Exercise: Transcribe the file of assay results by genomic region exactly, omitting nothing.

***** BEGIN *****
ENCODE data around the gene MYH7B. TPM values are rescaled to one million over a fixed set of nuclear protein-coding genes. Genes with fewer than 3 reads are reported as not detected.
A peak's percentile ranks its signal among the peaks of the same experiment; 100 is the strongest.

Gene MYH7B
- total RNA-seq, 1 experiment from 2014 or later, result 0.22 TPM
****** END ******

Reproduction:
ENCODE data around the gene MYH7B. TPM values are rescaled to one million over a fixed set of nuclear protein-coding genes. Genes with fewer than 3 reads are reported as not detected.
A peak's percentile ranks its signal among the peaks of the same experiment; 100 is the strongest.

Gene MYH7B
- total RNA-seq, 1 experiment from 2014 or later, result 0.22 TPM